And coyotes, rabbits and many other creatures in need of treatment
The Ohio Wildlife Center's Wildlife Hospital on Columbus' northwest side has had its fair share of furry, feathered and scaly patients, but one bird stands out among the flock. Last November, a driver came across an injured snowy owl—a rarity in Ohio more commonly found in Alaska and Canada.
The bird ended up in the Wildlife Hospital, which provides veterinary and rehab services to injured, orphaned or displaced creatures, from coyotes to common garter snakes. According to Casey Philips, the hospital director, it appears the young female owl was migrating when it was hit by a car.
The owl was released on March 2 after four months of care, its rehabilitation the center's first for that breed in at least 15 years. Orphaned squirrels are more common patients, as are cottontail rabbits, which constituted about 20 percent of the animals treated in 2017. Philips says that while the center is happy to provide care for so many animals, “We'd obviously like the numbers to be lower, in that we want people to understand the impact they have on wildlife.”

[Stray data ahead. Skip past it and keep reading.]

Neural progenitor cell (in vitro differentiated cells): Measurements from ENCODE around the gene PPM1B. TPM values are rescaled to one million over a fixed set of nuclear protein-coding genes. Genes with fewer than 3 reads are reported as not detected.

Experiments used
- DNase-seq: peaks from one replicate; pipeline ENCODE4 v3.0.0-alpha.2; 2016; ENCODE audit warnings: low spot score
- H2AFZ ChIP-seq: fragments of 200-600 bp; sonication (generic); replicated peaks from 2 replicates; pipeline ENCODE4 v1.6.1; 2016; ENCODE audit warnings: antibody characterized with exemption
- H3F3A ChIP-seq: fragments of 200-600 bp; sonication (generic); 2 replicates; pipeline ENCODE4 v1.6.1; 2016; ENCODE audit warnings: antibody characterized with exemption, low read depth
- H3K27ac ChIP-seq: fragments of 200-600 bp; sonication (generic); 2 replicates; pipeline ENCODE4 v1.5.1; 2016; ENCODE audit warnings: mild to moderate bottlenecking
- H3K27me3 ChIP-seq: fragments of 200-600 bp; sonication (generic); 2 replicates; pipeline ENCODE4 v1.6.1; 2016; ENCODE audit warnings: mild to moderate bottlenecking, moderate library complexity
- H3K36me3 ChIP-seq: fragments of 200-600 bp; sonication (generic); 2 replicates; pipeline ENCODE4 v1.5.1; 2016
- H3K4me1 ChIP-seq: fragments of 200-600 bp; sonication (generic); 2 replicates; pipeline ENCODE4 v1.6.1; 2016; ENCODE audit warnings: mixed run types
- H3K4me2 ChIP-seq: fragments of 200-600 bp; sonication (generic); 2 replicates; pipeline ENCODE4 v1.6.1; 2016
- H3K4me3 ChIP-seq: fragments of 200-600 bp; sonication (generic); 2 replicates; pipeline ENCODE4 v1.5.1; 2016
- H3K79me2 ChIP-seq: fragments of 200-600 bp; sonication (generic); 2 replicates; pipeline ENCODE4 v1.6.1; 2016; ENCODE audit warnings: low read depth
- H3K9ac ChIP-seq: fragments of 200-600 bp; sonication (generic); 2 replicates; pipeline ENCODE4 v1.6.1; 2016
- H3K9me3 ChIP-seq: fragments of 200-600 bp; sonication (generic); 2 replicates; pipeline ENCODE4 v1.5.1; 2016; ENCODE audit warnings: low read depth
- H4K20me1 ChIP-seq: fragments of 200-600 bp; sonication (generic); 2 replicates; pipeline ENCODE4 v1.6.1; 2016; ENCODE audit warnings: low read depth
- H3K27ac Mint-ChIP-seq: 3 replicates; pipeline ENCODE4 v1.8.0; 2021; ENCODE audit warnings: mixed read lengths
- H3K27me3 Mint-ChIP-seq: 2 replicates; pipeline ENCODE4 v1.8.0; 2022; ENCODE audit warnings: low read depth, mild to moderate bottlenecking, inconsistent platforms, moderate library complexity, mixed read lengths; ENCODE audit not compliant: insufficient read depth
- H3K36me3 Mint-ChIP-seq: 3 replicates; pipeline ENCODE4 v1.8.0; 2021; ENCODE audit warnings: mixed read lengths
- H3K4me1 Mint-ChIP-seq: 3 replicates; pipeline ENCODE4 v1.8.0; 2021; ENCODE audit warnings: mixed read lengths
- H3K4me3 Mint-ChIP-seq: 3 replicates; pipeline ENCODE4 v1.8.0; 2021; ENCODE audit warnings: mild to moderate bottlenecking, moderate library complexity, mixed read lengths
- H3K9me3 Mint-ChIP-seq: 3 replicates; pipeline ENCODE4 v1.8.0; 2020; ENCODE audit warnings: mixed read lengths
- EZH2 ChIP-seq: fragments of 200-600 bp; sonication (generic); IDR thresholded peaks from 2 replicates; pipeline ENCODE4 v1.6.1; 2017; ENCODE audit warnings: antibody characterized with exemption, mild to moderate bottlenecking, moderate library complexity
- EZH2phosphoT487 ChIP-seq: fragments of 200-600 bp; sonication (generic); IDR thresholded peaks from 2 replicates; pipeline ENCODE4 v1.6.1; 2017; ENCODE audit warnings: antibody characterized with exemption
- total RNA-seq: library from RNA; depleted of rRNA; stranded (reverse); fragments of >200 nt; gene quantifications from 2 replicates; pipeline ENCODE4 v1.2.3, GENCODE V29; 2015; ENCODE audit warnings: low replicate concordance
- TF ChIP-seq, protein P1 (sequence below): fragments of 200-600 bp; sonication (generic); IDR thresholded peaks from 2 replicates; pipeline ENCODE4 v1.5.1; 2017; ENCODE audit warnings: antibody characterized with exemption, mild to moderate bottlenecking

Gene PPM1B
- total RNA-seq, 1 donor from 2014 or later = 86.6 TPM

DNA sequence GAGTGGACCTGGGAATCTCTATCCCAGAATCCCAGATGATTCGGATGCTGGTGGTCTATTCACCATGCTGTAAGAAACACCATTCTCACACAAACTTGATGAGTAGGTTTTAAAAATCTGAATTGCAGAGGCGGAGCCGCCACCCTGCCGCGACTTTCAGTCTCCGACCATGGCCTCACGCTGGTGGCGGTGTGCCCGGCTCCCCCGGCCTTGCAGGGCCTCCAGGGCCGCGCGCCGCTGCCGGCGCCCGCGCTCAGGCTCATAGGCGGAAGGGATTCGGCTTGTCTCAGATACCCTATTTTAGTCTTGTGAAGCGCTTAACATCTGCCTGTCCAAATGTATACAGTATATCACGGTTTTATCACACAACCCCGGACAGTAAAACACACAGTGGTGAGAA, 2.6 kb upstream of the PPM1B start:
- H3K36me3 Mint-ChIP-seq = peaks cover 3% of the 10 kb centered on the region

By the Numbers
4,525 - Animals assessed and treated by the hospital in 2016
1,684 - Animals released from the center back into the wild in 2016
152 - Species of bird accepted into the hospital in 2017
34 - Years of service provided by the center
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